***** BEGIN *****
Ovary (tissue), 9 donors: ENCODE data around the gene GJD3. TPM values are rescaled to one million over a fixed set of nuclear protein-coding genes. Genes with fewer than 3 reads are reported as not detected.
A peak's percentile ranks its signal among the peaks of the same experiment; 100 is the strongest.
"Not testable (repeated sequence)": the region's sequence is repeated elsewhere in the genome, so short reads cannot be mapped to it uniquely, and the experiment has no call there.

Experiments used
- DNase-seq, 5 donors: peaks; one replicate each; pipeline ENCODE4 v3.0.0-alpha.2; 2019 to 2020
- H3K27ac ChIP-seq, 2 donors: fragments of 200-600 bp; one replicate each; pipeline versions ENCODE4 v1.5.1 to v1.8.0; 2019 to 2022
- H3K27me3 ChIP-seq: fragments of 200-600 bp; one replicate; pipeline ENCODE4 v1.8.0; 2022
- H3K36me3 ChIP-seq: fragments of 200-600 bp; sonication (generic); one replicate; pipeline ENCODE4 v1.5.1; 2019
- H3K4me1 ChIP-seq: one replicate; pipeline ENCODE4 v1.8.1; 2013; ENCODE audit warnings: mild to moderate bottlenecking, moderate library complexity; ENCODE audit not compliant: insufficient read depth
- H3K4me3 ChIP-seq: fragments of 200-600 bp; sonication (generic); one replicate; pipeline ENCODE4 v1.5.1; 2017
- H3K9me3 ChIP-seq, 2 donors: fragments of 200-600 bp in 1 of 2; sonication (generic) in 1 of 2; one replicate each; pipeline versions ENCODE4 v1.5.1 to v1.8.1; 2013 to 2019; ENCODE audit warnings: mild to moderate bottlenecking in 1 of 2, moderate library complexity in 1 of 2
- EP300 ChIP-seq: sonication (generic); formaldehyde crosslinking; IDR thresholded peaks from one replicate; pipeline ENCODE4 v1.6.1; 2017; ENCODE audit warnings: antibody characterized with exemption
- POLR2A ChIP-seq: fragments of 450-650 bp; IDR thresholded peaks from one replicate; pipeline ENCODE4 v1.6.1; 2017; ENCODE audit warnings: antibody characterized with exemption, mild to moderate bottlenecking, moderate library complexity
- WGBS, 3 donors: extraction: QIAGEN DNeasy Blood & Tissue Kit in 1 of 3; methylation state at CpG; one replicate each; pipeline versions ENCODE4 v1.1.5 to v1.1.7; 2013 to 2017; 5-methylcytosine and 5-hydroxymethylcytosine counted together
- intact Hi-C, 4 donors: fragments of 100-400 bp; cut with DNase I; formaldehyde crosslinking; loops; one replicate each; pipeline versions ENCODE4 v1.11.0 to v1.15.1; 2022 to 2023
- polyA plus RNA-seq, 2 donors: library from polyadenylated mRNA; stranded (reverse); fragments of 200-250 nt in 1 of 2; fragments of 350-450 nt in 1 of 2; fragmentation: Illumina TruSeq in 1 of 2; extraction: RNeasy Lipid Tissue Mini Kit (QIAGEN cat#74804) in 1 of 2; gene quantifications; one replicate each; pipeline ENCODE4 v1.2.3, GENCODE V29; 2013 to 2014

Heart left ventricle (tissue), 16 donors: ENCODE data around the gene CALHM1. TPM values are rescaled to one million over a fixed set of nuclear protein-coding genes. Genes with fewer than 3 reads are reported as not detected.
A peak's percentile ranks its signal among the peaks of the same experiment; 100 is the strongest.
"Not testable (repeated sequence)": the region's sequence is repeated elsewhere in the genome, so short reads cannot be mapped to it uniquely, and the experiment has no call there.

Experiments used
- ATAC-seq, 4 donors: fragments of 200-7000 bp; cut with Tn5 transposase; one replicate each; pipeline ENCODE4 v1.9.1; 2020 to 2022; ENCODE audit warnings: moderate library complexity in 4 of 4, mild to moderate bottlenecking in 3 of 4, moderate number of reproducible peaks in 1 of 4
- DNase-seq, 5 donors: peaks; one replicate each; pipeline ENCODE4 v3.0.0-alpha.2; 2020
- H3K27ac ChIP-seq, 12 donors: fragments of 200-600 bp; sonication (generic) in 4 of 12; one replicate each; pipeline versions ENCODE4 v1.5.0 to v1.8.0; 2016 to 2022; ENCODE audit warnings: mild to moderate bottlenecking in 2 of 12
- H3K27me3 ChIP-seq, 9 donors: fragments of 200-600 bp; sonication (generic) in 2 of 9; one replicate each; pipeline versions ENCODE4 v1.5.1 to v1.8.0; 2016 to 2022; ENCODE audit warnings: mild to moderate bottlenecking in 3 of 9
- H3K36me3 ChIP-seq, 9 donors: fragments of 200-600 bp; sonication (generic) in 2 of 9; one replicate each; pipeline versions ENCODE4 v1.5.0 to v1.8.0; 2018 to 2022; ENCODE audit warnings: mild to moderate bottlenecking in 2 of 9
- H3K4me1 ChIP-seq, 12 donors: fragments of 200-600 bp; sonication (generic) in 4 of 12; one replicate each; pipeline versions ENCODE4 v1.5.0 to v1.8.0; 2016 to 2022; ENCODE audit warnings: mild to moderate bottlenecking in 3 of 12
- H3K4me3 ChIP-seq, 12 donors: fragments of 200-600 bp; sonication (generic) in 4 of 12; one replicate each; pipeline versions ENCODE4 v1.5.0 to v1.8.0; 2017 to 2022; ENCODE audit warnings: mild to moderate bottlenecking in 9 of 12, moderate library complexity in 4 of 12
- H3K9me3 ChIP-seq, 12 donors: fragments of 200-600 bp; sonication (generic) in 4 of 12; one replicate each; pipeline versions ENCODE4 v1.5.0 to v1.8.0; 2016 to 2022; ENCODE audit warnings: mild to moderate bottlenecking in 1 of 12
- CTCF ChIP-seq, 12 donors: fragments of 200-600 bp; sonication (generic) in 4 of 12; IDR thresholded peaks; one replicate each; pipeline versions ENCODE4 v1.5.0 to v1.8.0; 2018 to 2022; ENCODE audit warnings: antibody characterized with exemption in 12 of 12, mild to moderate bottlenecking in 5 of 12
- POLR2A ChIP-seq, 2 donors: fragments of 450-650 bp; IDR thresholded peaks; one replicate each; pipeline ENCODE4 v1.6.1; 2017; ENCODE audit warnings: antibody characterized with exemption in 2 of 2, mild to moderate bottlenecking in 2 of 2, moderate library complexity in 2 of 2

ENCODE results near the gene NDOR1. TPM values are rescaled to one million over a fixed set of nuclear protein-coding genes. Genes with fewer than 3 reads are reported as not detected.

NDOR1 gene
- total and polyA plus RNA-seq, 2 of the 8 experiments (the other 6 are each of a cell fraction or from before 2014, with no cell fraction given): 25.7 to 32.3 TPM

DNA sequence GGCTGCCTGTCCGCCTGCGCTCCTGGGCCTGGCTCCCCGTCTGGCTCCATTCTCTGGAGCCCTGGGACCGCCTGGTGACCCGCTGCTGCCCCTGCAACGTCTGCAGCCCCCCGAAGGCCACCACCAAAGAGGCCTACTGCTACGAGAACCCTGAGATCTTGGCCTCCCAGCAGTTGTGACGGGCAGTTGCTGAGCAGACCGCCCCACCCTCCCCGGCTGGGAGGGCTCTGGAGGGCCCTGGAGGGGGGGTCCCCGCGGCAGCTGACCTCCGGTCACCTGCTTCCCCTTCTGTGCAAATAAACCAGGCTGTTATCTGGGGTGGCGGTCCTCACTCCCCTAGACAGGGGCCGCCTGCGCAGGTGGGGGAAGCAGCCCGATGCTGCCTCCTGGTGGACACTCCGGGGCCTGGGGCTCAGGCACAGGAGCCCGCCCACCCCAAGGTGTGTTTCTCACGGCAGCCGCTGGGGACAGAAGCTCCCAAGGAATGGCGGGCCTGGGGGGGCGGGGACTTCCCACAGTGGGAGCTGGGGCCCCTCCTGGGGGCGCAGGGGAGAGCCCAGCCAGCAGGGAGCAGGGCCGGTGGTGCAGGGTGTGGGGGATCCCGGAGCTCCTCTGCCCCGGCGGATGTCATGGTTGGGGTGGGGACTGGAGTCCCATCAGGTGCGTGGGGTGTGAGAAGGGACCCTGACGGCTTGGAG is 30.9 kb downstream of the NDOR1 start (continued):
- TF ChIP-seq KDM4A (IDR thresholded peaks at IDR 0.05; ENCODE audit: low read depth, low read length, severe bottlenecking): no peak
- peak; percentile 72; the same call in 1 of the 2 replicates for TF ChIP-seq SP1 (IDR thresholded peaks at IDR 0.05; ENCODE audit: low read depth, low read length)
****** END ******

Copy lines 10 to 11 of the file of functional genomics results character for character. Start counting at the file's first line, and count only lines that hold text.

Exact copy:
- H3K4me3 ChIP-seq: fragments of 200-600 bp; sonication (generic); one replicate; pipeline ENCODE4 v1.5.1; 2017
- H3K9me3 ChIP-seq, 2 donors: fragments of 200-600 bp in 1 of 2; sonication (generic) in 1 of 2; one replicate each; pipeline versions ENCODE4 v1.5.1 to v1.8.1; 2013 to 2019; ENCODE audit warnings: mild to moderate bottlenecking in 1 of 2, moderate library complexity in 1 of 2